MILWAUKEE (WITI) -- Meet Rocket and Wildcat. They’re the newest members of the We Energies Peregrine Falcon family. They’re both males and were born three weeks ago at the Valley Power Plant in downtown Milwaukee.
“They were really fluffy and they had a little black. It was kind of black on their wings,” said 5th grader Anna Claerbaut.
On Friday, 5th graders from Cedar Grove-Belguim Elementary School got to watch as peregrine falcon researcher Greg Septon pulled the chicks from their man-made nest, then banded them with IDs.
“We band them to monitor the population to make sure that nothing bad is happening. We also find out where these birds go and how far they travel from where they're born,” said Septon.
The students chose the names.
“We picked Rocket because our school logo is the Rockets. Then we picked Wildcat because of our 5th grade Wildcats,” said 5th grader Nadia Dries.
They're the first of 30 peregrine falcon chicks that are expected to hatch at six We Energies power plants this spring. It's part of a program to restore the bird's population, which was nearly wiped out due to DDT pesticides 30 years ago.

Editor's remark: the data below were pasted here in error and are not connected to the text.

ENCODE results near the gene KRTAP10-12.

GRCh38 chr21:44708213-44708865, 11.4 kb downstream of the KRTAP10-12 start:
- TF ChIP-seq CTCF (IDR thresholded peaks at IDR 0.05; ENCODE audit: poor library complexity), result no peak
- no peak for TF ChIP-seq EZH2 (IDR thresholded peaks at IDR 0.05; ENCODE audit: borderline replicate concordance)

“These are the birds that, at this point, are still entirely dependent on us for their survival,” said Septon.
Having kids participate teaches them a valuable lesson.
“I really want them to understand that people can make a difference, even kids can make a difference,” said 5th grade teacher Mary Anderson.
Because of this program, the school has even built its own nests, showing that others can help endangered birds soar to new heights as well.
“We are trying to help the American Kestrel,” said Anderson.
Real Milwaukee will be broadcasting live at the banding of four falcon chicks at the Oak Creek Power Plant on May 28. Viewers were able to submit names, which will be revealed that day.
In the meantime, you can watch the falcons live through We Energies webcams.